A Zen’s-Eye View: Don’t talk about injured limbs

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In the ordinary sense, this slogan simply means not to make fun of others or draw attention to their defects and problems. Rather than dwelling on what is wrong with people, which only exaggerates and perpetuates their weaknesses, we should remember that they are doing the best they can. We should accept them as they are.

It seems to be endlessly entertaining to dwell on other people’s faults. There are so many to choose from. We can take pride in how astute we are and how wittily critical. Each little jab makes us feel a tad more superior. We forget that to see a trait in others we have to first know it in ourselves. When there’s one finger pointing, there are three looking back. Criticizing others can be nothing other than a way to avoid looking at ourselves. For some reason it seems so much easier to pick out what is wrong with someone than what is right, and negative traits provide far juicy fodder for that harmful community sport, malicious gossip. That approach not only exaggerates the other person’s problem, but it heightens our own smugness and arrogance and distances us from people.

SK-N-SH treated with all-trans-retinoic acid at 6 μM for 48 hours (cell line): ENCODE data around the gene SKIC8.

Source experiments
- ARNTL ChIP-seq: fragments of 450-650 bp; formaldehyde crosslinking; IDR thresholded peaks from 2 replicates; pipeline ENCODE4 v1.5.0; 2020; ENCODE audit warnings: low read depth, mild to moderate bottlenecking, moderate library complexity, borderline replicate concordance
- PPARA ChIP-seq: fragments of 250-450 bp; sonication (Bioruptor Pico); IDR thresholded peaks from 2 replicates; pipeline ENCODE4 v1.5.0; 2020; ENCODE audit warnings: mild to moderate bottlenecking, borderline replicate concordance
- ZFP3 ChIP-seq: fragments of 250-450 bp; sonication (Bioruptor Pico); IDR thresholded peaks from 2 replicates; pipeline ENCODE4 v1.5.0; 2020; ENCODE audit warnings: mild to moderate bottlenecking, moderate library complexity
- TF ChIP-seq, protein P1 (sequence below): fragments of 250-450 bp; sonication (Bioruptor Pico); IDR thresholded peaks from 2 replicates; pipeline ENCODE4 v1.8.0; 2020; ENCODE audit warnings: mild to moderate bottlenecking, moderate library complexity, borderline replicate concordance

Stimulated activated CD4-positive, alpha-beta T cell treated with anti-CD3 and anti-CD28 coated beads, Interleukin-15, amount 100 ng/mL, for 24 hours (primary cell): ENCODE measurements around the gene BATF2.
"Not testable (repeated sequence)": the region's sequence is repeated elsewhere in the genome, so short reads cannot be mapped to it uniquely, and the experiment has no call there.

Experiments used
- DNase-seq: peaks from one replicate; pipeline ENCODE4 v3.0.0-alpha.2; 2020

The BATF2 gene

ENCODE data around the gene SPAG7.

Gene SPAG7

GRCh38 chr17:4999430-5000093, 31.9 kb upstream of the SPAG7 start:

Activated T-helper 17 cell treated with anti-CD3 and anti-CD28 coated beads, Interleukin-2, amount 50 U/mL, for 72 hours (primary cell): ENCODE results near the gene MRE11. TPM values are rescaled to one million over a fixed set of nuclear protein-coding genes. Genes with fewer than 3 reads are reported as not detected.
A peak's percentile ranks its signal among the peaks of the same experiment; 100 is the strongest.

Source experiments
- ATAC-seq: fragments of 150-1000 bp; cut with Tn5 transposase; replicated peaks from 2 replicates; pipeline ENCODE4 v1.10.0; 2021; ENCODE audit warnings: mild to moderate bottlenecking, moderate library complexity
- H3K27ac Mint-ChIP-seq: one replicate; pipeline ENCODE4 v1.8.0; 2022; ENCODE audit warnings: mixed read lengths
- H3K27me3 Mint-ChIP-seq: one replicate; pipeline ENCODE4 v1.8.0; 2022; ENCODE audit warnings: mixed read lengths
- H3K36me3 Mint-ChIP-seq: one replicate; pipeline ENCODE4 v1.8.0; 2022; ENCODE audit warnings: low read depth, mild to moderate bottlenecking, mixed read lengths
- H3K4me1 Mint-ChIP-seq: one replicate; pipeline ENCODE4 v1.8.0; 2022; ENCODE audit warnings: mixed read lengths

This slogan does not imply that you should not notice the problems or deformities people have, or that you should pretend everything is OK. It does not mean you should simply vague out or not be interested in what is going on around you. The point is to examine how you react to such things.

It may seem a kindergarten level of advice to be told not to poke fun at people. Of course, most of us don’t outright do that. But at a subtler level, we are both fascinated and repulsed by other people’s deformities and weak points. This leads us to dwell on those defects, and in turn, our focus on their defects turns the people themselves into kinds of defect-appendages. So although we may not be talking behind their backs or poking fun at them, we are still distancing ourselves from them. We are engaging in a technique of subtle rejection.

This slogan is based on combining awareness with acceptance. It points to a way of viewing the world that takes people, no matter what condition they are in, at face value, pure and simple. You don’t look away, you don’t stare, you don’t poke fun or make awkward jokes or small talk. When you see people in this straightforward way, you are not embarrassed by their ugliness, weakness, or infirmity. Instead, you simply meet them where they are.

Suggested practice: This slogan is great because most of us have people in our lives with such big defects that we can’t see past them. Think of a person you are embarrassed to be around, whose flaws are obvious. See if you can expand your attention, so that you can see past that person’s defects, and past your reactions and ideas about those defects, to the person themselves.

This column is a long series of short essays exploring the meaning of the Lojong Slogans. It is inspired by the work of Judy Lief.

Kuya Minogue is the resident teacher at Creston’s ZenWords Zen Centre. For more information, she can be reached at 250-428-3390.

 

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